Learning to perform a perceptual decision task is generally achieved through sessions of effortful practice with feedback. Here, we investigated how passive exposure to relevant stimuli, which is relatively effortless and does not require feedback, influences active learning. First, we trained mice in a sound-categorization task with various schedules combining passive exposure and active training. Mice that received passive exposure exhibited faster learning, regardless of whether this exposure occurred entirely before active training or was interleaved between active sessions. We next trained neural-network models with different architectures and learning rules to perform the task. Networks that use the statistical properties of stimuli to enhance separability of the data via unsupervised learning during passive exposure provided the best account of the behavioral observations. We further found that, during interleaved schedules, there is an increased alignment between weight updates from passive exposure and active training, such that a few interleaved sessions can be as effective as schedules with long periods of passive exposure before active training, consistent with our behavioral observations. These results provide key insights for the design of efficient training schedules that combine active learning and passive exposure in both natural and artificial systems.
This study reports valuable behavioral and computational observations regarding how passive exposure to auditory stimuli can facilitate auditory categorization. The combination of behavioral results in mice with a study of artificial neural network models provides solid evidence for the authors' conclusions. This paper will likely be of broad interest to the general neuroscience community.
Active learning of a perceptual decision task requires both expending effort to perform the task and having access to feedback about task performance. Passive exposure to sensory stimuli, on the other hand, is relatively effortless and does not require feedback about performance. Since animals are continuously exposed to stimuli in their environment, the nervous system could take advantage of this passive exposure, for example by learning features related to the statistical structure of the stimulus distribution, to increase the speed and efficiency of active task learning. For auditory learning in particular, schedules that effectively combine active training and passive exposure could yield more efficient approaches for learning to discriminate ethologically relevant sounds (as needed for example during second-language learning or musical training in humans) compared to active training alone.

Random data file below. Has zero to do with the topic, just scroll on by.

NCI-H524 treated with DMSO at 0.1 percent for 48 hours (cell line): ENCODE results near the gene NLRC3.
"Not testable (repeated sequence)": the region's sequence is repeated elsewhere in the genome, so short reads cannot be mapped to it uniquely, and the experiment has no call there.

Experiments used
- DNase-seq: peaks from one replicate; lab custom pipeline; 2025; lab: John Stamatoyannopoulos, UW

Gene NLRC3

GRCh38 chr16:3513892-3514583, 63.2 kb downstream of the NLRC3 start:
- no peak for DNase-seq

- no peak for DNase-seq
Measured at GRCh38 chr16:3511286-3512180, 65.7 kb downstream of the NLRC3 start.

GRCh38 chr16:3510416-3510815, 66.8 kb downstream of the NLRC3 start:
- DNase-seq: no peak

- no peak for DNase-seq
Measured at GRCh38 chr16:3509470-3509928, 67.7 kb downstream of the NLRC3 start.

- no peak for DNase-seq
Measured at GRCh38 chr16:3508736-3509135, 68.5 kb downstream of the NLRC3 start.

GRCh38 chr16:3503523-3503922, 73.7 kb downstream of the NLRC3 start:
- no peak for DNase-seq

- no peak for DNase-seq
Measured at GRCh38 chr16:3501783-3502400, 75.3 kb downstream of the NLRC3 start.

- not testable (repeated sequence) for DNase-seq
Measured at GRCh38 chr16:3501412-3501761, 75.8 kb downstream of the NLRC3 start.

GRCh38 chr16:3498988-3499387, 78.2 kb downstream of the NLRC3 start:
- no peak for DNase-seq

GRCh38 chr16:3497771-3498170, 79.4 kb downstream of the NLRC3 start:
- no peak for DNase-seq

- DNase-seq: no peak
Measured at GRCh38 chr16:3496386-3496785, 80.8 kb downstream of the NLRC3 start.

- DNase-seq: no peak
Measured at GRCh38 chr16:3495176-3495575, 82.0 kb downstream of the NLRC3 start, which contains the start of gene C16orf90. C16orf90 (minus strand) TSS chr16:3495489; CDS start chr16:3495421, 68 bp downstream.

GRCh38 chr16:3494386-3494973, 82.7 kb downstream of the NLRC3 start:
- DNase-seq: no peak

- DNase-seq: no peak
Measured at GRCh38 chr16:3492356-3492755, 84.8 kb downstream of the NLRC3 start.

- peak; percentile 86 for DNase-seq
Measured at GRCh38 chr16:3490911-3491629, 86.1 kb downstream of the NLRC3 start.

A large body of research has demonstrated that exposure to sounds early in life influences the ability to discriminate acoustic stimuli (Kuhl, Tsao, and Liu 2003; Maye, Werker, and Gerken 2002; Kral 2013). However, the conditions under which passive exposure in the adult can help auditory learning are not well understood. In humans, previous work has demonstrated that, under specific conditions, interleaved passive exposure is beneficial for learning, sometimes to the extent that active sessions can be replaced with passive exposure and still yield similar performance (Wright et al. 2015). In other animals, which provide greater experimental access for investigating the neural mechanisms of learning, studies have focused mostly on the effects of perceptual learning (the experience-dependent enhancement in sensory discrimination) from exposure to stimuli during active training (Bao et al. 2004; Polley, Steinberg, and Merzenich 2006; Caras and Sanes 2017). Although some progress has been made for other sensory modalities, such as olfaction (Fleming, Wright, and Wilson 2019), the question of whether and how the combination of passive exposure with active training improves auditory learning in animal models has received little attention, limiting the ability to investigate the neural mechanisms that might be involved. Using inexpensive unlabeled data during passive exposure to improve the efficiency of active training is also of great interest for machine learning, where large quantities of labeled training data are not always readily available. Recent approaches for training deep networks for speech recognition have successfully used large quantities of unlabeled data to achieve state-of-the-art levels of performance with minimal active training (Baevski, Zhou, et al. 2020; Baevski, Hsu, et al. 2021). Moreover, theoretical work inspired by neurobiology has argued that unsupervised learning, which may occur during passive exposure, could modify neural representations in such a way as to later facilitate more efficient supervised learning (Nassar, Scott, and Bhandari 2021). However, optimal ways to combine supervised and unsupervised learning, as well as the mechanisms that may underlie such benefits from passive exposure, remain unknown.